If a politician is not the speaker but the target of the speech, this will not, however, protect him or her from criticism. Indeed, insulting political speech receives a higher degree of protection than other insults. As the U.N. Human Rights Committee, interpreting the ICCPR in its General Comment No. 34, has said:

[A]ll public figures, including those exercising the highest political authority such as heads of state and government, are legitimately subject to criticism and political opposition. Accordingly, the Committee expresses concern regarding laws on such matters [as] defamation of the head of state and the protection of the honour of public officials . . . . States parties should [also] not prohibit criticism of institutions, such as the army or the administration. 119

An illustrative case is Konaté v. Burkina Faso, 120 the first African Court on Human and Peoples’ Rights case to address freedom of expression. A journalist named Lohé Konaté published articles in a weekly publication calling a senior prosecutor “a rogue officer” and alleging that he was involved in money laundering. 121 A criminal court sentenced Konaté to twelve months’ imprisonment for the crimes of defamation, public insult, and contempt. 122 But the African Court found that this violated Article 9 of the African Charter (the equivalent of Article 19 of the ICCPR and Article 10 of the ECHR). 123 The Court held that although the interference with Konaté’s speech was “provided by law” and served the “legitimate objective” of protecting the honour and reputation of magistrates, 124 it was neither necessary nor proportionate as the target was a public figure, 125 and the author was a journalist performing his duties, meaning that a higher degree of tolerance was expected and there was no justification for criminal sanctions. 126

Other human rights courts and bodies have reached a similar result. In upholding the conviction of a public school teacher in Canada for allegedly anti-Semitic speech, the Human Rights Committee highlighted not only his leadership role but also the vulnerability of the target group, school children. 127 Similarly, in Handyside v. United Kingdom, the European Court showed deference to the United Kingdom’s ban on an allegedly scandalous book, taking into account that the intended audience of the speech were children. 128

But this is an area of slippery definitions. The development of technology means that anyone with a smartphone is potentially a “journalist” who can instantaneously spread their opinion on social media. 129 And the notion of a “public figure” in our digital age has become more diffuse. The European Court has, for example, included within the status of “public figure” members of a royal family 130 and a television actor on a long-running show. 131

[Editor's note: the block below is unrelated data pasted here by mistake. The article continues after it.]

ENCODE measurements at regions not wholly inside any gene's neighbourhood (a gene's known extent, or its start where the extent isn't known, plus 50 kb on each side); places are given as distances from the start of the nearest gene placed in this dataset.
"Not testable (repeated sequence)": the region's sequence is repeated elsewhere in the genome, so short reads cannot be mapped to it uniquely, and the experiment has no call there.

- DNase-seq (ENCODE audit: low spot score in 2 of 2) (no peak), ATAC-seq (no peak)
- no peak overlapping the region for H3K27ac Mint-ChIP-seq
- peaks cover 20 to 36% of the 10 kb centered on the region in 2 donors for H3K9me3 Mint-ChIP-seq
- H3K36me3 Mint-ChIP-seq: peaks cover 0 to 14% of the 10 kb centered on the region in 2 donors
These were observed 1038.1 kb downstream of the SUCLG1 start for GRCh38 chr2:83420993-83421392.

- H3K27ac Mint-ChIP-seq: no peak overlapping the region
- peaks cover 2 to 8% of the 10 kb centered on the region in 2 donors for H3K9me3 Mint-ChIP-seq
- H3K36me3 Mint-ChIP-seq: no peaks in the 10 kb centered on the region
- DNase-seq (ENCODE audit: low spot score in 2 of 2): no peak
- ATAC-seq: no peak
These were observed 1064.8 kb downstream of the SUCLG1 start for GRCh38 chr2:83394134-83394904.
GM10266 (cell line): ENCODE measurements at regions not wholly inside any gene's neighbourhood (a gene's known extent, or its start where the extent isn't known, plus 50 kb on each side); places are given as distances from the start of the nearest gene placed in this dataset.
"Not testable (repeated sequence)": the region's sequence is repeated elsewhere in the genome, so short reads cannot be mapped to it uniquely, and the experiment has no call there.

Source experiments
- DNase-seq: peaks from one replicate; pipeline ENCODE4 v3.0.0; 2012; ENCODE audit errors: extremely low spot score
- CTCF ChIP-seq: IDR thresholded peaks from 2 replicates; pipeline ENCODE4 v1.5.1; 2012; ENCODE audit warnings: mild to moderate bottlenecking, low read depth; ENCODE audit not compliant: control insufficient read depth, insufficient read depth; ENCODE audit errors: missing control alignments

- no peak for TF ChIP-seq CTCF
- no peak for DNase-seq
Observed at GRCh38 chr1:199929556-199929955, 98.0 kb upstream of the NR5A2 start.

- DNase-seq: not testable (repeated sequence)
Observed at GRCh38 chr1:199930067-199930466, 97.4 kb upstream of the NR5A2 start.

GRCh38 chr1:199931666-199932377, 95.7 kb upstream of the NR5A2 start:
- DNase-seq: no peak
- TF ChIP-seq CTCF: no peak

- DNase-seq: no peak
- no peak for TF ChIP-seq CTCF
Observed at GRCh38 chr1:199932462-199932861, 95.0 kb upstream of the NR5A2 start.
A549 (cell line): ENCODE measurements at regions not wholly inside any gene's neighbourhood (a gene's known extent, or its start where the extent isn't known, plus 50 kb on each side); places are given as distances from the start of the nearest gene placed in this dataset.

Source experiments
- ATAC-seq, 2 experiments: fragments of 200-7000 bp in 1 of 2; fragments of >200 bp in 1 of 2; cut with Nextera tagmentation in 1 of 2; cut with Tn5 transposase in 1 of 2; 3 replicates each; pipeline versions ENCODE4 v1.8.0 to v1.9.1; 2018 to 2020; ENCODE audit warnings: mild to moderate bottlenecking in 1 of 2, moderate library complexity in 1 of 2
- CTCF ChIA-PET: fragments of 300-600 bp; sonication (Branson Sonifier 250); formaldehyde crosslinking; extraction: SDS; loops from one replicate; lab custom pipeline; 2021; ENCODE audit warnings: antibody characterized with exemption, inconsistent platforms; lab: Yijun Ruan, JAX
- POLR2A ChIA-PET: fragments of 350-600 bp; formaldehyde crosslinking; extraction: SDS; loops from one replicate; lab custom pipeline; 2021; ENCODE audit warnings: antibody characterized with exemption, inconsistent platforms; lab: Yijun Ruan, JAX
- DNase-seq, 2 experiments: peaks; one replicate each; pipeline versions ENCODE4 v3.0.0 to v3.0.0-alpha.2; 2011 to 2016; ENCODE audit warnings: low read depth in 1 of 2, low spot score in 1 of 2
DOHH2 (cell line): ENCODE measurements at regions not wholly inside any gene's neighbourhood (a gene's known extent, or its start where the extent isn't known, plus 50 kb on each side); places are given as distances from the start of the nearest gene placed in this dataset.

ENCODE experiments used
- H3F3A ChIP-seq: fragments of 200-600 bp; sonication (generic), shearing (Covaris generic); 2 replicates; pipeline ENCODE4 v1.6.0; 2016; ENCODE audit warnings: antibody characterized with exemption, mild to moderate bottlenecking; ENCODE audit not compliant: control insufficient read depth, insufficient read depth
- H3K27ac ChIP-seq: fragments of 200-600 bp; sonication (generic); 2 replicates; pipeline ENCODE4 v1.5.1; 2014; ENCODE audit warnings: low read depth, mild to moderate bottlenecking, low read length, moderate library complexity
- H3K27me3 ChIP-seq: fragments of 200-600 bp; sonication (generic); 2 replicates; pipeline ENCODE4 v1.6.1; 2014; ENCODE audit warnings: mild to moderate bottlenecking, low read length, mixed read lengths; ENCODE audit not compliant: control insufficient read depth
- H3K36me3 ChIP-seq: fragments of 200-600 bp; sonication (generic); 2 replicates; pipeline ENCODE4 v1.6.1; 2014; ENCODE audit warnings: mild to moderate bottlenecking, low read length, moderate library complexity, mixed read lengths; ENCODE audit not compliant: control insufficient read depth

C. How was it said?

When international courts look into the contextual factor of “how” insulting speech was delivered, this can encompass various sub-factors: whether the insult was made in public or private, or made in private and then leaked; whether it was oral or written; whether it was made online; and whether it was spontaneous or

In the European Court case of Gündüz v. Turkey, for instance, the applicant made insulting comments on a live television show and was convicted for inciting hatred and hostility on the basis of religion. 132 He was fined and sentenced to two years’ imprisonment. 133 The Court found that his conviction breached the ECHR partly on the basis that the insults were made on a live television program. 134 In its words, “the Court cannot overlook the fact that . . . the applicant’s statements were made orally during a live television broadcast, so that he had no possibility of reformulating, refining or retracting them before they were made public.” 135

D. When and Where was it said?

Insults in the immediate aftermath of an event, when emotions are raw, may be judged differently by a court than an insult made at a less volatile time. The passage of time may mean that such insults come to be viewed as part of a historical debate, and protected from criminalization on this basis.

In Perinçek v. Switzerland, for instance, the European Court considered whether the denial of the Armenian genocide could be criminalized on the basis that such denial was an insult to memory of the victims. 136 The applicant, a Turkish politician, said at a press conference in Switzerland in 2005 that “the allegations of the Armenian genocide are an international lie” and then denied the Armenian genocide on two further occasions. 137 The Swiss courts convicted him of the crime of “racial discrimination” and imposed a suspended sentence and a fine. 138 In determining that Mr Perinçek’s freedom of expression should not have been restricted, the Grand Chamber of the European Court highlighted that the events he spoke of occurred one hundred years ago and that the speech took place in Switzerland, which does not have a large Armenian or Turkish community. These factors were relevant to the Court’s finding that his speech was not likely to incite violence or racial hatred. 139

In contrast, in the Leroy case, the “when” and “where” factors swung the other way. 140 Leroy had published a cartoon in a French newspaper showing the burning twin towers in New York with a caption, “We have all dreamt of it . . . Hamas did it.” 141 The European Court approved Leroy’s conviction for condoning terrorism, and in doing so highlighted that the speech was made in the politically-sensitive Basque region of France where such extreme statements may very well foster instability. The Court also emphasised that the cartoon was published on 13 September 2001, just two days after the twin towers had been attacked. 142